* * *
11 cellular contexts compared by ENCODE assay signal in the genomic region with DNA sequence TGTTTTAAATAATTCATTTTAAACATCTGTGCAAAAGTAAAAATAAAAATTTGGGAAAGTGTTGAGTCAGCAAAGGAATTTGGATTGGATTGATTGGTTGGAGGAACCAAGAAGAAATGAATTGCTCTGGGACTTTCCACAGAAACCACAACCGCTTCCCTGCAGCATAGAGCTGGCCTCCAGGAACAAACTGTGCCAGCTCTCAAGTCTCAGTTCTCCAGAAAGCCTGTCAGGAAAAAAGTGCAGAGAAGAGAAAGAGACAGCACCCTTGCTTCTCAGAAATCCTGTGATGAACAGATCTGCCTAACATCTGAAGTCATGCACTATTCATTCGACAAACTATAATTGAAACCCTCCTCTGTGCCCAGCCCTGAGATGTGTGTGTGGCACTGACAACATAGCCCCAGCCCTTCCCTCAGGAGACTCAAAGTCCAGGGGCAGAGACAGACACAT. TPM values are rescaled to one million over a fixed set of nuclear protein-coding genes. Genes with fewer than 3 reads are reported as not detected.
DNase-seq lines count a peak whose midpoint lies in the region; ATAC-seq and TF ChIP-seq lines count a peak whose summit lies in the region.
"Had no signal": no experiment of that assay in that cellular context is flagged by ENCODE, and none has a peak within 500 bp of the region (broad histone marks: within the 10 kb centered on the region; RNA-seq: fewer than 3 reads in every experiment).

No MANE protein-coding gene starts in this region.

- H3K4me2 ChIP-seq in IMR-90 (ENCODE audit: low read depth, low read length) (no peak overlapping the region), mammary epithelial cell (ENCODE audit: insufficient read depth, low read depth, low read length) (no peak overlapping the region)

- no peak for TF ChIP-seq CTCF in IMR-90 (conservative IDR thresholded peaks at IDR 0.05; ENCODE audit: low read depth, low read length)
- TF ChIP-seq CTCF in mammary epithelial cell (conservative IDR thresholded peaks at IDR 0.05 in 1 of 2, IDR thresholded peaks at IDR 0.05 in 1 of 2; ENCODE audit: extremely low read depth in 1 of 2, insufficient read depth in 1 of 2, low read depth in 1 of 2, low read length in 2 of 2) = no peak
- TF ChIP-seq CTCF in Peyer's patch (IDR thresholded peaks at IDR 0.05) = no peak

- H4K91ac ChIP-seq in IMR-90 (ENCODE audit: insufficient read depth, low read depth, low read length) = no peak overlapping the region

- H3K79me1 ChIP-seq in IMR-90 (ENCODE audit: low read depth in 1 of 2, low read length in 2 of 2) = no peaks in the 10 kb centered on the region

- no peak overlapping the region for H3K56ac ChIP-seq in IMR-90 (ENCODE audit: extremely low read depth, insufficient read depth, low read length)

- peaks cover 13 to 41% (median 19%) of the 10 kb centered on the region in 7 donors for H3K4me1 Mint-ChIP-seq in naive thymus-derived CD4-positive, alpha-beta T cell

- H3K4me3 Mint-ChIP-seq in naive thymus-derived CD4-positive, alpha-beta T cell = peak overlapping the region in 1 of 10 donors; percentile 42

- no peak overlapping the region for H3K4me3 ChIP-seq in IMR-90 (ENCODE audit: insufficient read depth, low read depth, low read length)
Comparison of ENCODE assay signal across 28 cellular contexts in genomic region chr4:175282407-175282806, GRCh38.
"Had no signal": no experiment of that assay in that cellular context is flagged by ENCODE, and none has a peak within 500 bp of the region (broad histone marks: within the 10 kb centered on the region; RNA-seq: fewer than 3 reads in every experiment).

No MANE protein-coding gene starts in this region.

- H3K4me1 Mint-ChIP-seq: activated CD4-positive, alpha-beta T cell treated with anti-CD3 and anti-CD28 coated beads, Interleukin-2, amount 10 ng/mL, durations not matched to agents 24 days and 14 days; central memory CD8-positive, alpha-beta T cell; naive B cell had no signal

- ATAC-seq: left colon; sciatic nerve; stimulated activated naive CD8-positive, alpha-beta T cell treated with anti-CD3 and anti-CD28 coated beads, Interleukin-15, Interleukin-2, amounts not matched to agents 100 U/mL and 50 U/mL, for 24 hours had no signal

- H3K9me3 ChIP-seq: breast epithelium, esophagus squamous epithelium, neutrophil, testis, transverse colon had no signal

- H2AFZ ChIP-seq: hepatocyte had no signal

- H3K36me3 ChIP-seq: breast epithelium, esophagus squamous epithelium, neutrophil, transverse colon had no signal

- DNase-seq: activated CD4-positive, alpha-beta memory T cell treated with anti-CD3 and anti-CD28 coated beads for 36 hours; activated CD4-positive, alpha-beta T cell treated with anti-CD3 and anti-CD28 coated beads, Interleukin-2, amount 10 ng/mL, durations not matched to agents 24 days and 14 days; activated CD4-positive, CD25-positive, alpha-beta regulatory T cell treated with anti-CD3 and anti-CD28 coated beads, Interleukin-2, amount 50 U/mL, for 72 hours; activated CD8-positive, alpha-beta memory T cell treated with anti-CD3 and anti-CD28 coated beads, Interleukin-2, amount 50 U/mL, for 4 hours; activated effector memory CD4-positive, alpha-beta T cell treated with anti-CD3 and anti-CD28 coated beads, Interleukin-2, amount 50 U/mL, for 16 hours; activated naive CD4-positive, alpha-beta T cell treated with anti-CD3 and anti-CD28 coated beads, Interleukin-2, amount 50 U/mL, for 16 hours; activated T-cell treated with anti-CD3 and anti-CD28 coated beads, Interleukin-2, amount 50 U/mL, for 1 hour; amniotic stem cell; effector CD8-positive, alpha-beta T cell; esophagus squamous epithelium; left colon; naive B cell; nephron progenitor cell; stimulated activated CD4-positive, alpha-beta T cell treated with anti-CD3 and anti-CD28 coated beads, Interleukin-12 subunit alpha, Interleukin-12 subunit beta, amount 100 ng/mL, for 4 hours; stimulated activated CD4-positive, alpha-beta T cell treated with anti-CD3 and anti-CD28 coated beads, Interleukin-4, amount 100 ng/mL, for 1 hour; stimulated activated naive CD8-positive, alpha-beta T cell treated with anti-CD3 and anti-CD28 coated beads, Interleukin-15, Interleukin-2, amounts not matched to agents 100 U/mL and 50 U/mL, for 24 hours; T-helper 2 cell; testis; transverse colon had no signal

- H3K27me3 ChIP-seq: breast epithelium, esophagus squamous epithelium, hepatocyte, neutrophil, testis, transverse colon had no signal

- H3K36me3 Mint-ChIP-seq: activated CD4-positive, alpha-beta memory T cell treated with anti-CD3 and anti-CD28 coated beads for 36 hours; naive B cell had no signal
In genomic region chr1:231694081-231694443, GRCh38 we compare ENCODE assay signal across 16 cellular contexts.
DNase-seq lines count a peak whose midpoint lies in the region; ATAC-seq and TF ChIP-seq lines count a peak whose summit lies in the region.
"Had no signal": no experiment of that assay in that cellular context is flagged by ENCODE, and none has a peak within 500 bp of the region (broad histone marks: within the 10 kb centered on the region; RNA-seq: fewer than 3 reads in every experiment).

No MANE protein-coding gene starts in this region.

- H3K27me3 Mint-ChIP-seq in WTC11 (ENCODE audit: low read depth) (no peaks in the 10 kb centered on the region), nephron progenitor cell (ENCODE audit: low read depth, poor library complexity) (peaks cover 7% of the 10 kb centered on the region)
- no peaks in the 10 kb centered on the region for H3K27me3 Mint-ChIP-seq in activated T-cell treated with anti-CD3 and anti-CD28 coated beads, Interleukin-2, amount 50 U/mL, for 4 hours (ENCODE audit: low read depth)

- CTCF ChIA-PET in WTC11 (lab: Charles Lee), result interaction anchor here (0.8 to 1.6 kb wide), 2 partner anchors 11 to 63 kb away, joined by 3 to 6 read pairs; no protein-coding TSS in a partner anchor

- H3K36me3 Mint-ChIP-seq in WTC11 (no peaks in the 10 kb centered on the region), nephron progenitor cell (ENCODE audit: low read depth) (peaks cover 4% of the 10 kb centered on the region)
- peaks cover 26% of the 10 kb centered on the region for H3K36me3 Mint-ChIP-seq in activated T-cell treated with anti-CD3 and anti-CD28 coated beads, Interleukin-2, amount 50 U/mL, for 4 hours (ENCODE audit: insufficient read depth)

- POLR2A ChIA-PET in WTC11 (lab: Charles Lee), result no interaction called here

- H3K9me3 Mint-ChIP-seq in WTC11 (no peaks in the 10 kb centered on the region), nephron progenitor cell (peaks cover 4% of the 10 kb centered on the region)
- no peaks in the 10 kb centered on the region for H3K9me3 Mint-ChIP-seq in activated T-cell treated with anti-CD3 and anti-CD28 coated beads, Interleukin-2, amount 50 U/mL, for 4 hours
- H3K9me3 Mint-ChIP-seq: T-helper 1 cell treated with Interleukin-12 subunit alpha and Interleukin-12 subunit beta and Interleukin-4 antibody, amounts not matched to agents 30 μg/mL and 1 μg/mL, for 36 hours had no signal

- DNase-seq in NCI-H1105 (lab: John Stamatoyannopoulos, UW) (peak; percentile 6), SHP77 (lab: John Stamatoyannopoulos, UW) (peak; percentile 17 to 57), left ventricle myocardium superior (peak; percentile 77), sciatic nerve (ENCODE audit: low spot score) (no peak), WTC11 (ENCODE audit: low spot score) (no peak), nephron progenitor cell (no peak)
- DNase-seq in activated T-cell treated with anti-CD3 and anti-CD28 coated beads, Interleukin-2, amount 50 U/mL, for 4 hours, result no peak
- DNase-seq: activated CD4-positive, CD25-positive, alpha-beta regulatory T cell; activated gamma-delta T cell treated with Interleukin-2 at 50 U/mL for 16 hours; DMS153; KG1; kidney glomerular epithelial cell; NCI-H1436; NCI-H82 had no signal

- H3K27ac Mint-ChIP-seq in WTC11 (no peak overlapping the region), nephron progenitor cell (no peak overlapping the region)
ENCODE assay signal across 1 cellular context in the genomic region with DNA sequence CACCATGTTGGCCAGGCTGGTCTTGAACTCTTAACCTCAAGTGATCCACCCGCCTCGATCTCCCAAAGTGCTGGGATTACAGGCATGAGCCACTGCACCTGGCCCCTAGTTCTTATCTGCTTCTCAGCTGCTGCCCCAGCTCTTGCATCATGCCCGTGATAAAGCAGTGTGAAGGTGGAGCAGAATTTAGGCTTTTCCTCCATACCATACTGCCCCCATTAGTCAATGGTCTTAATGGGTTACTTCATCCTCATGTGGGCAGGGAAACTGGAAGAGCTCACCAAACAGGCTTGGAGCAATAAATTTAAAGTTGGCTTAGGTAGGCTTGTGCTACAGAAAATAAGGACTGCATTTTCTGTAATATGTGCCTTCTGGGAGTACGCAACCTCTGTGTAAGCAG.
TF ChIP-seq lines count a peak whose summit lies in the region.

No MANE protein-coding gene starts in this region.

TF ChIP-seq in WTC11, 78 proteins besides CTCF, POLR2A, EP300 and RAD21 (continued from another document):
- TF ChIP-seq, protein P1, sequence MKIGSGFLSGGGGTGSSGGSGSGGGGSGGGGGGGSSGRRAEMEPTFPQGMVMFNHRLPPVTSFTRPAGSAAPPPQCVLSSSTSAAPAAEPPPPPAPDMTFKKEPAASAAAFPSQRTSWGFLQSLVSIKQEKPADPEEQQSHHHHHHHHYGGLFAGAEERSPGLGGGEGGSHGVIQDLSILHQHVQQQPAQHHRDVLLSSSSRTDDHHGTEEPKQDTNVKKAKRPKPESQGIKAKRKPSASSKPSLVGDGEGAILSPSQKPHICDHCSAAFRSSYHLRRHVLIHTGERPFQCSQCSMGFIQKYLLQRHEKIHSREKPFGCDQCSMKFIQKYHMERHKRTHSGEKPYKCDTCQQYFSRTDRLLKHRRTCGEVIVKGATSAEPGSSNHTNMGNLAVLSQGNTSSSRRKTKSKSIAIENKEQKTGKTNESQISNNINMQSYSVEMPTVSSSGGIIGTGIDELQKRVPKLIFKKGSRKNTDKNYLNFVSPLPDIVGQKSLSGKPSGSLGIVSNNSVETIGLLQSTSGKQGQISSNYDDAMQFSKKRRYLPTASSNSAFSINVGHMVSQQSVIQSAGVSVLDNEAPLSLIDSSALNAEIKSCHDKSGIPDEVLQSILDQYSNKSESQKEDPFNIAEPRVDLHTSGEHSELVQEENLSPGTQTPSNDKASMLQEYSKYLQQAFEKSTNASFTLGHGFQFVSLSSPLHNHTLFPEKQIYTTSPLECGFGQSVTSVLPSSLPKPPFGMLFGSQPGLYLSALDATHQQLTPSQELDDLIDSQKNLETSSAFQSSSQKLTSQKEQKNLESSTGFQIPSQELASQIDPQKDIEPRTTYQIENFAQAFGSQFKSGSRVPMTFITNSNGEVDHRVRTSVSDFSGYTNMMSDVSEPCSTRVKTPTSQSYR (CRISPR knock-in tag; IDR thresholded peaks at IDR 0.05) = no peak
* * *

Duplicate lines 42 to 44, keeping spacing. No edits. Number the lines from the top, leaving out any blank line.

- H3K27ac Mint-ChIP-seq in WTC11 (no peak overlapping the region), nephron progenitor cell (no peak overlapping the region)
ENCODE assay signal across 1 cellular context in the genomic region with DNA sequence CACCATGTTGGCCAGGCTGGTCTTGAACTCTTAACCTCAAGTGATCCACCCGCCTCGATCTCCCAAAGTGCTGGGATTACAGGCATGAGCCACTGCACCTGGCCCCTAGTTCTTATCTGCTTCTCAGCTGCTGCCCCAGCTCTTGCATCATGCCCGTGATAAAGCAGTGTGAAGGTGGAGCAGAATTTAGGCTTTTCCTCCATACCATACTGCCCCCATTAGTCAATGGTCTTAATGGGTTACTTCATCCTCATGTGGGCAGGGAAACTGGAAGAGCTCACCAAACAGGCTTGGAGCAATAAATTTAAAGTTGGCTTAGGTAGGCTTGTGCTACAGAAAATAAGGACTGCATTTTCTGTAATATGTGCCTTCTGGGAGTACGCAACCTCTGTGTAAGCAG.
TF ChIP-seq lines count a peak whose summit lies in the region.